BIRMINGHAM, Ala. (BP) – Some 45 abortion clinics across the U.S. ceased performing the procedure in 2020, according to a recent report published by Operation Rescue, a pro-life advocacy organization.
About half of these clinics provided surgical abortion, while the others provided abortion pills, which facilitate chemical abortions, the report said.
“Chemical abortion … is becoming more popular as the abortion procedure of choice,” said Eric Johnston, an attorney with the Southeast Law Institute in Birmingham, Ala.
One reason is because they are more convenient, said Laura Echevarria, director of communications and press secretary for National Right to Life. The rhetoric around chemical abortions “muddies the waters philosophically” for many women.
“A woman could convince herself that all she did is induce a miscarriage,” Echevarria said. “The terminology is different and the way that people think about it is different. And the humanity of the child is lost in all of that.”
Nineteen of the 56 abortion facilities that closed, or indefinitely ceased operations, were in New York and California – states that enacted strict lockdowns in an effort to quell the spread of the coronavirus.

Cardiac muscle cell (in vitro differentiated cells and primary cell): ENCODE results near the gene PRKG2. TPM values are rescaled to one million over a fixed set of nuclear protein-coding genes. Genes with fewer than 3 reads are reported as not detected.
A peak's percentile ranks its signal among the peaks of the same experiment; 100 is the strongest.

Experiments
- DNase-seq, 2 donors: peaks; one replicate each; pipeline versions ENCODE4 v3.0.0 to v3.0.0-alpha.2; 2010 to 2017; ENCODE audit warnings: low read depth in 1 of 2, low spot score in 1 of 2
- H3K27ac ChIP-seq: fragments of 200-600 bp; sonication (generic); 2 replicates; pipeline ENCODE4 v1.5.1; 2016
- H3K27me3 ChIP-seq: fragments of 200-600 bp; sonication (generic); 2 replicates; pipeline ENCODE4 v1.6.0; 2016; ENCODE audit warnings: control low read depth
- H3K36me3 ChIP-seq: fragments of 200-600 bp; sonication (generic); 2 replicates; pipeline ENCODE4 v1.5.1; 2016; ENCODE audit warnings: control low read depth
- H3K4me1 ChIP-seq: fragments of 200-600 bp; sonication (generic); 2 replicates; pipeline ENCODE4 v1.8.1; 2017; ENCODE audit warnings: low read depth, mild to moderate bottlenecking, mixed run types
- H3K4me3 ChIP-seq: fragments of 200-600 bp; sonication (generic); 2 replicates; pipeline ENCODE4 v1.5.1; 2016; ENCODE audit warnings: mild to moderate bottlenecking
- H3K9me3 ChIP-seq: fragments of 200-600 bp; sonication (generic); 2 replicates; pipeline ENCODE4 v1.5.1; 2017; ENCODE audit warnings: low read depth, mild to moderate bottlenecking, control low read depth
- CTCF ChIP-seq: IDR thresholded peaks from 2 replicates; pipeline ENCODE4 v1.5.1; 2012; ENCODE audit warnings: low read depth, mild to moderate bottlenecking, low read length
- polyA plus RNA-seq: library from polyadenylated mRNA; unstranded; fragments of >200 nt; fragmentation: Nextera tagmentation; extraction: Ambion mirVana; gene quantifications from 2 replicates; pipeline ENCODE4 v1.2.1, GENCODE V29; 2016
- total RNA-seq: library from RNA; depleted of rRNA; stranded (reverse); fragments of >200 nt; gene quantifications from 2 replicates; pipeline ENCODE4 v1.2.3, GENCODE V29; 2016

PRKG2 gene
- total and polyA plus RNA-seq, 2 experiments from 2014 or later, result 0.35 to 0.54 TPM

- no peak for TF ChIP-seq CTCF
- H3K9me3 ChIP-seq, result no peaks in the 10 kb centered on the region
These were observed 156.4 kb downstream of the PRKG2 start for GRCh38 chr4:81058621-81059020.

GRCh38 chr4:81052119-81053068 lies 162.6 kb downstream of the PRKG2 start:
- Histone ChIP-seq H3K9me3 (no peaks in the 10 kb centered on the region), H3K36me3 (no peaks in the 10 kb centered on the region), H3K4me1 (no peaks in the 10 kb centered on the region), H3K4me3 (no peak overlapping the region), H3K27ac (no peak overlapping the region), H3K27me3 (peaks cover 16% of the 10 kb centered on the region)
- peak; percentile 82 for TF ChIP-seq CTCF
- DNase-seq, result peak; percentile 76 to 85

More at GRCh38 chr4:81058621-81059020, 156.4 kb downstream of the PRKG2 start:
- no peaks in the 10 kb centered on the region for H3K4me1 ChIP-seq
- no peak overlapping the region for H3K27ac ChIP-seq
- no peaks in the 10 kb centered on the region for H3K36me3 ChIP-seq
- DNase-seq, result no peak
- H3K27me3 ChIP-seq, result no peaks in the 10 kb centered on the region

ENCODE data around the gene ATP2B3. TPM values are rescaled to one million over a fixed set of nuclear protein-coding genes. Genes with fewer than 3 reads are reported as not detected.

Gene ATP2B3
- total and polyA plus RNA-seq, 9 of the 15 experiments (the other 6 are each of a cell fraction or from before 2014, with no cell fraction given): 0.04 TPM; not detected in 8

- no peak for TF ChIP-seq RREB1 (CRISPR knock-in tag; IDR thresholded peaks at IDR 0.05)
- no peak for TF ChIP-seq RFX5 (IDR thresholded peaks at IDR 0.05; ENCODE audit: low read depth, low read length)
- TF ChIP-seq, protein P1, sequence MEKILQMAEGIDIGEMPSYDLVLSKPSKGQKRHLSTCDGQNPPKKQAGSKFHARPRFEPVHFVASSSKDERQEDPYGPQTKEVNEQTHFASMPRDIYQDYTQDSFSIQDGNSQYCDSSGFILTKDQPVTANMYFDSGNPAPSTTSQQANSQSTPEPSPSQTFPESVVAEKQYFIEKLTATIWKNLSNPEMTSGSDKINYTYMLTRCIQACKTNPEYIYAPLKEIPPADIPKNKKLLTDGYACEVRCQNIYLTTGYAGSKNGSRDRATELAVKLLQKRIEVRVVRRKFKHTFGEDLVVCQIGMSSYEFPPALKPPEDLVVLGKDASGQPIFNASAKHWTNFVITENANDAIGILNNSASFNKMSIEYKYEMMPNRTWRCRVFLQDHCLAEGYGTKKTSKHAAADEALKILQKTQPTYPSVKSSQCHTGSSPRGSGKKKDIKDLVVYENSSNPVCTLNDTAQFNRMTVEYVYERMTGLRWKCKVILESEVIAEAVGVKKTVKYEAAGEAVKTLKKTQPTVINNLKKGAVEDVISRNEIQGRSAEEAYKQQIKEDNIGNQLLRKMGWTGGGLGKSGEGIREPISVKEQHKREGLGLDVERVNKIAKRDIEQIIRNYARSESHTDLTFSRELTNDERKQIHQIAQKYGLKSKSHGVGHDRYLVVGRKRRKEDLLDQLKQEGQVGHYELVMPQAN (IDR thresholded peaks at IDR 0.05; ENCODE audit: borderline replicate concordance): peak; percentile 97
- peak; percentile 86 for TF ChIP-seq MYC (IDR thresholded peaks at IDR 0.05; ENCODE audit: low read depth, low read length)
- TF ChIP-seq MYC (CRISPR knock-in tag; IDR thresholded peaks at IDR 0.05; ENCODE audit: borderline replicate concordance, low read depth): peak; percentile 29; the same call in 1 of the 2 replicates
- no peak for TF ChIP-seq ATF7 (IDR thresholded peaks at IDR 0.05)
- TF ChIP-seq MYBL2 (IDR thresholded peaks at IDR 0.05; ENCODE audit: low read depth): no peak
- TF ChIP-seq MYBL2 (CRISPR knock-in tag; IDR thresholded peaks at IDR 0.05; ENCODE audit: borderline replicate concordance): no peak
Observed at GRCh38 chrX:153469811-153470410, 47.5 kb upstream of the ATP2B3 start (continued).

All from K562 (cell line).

These lockdowns may have contributed to the inability of some facilities to perform abortions, Operation Rescue said.
When factoring in states that added to their number of clinics, there was a net decrease of four nationwide in 2020, the report showed.
Missouri became the first state without a functioning abortion clinic last year. Mississippi, North Dakota, South Dakota, West Virginia and Wyoming each had a single clinic in 2020.
Planned Parenthood operated 52 percent of U.S. abortion clinics, but 58 percent of abortions were conducted at independent clinics, according to the report.
Prior to the pandemic, very few abortion facilities provided women the option to abort pregnancy through telemedicine programs. Operation Rescue found that in 2020 that number rose to 69.
Most of these telemedicine abortion programs were developed by existing clinics. Two new abortion businesses – Just the Pill, based in Minnesota, and Choix, based in California – launched last year with the sole purpose of providing women in these states with abortive drugs exclusively through the U.S. Postal Service, Operation Rescue said.
These businesses were able to operate because the U.S. Food and Drug Administration relaxed a 2000 federal law requiring women to visit a clinic, doctor’s office or hospital before being eligible to receive drugs that induce abortion – a reaction to reduced abortion capacity in many areas from regulations aimed at slowing the spread of COVID-19.
On Jan. 12, however, the U.S. Supreme Court reinstated the requirement that women must be seen in person before being prescribed abortion-inducing drugs.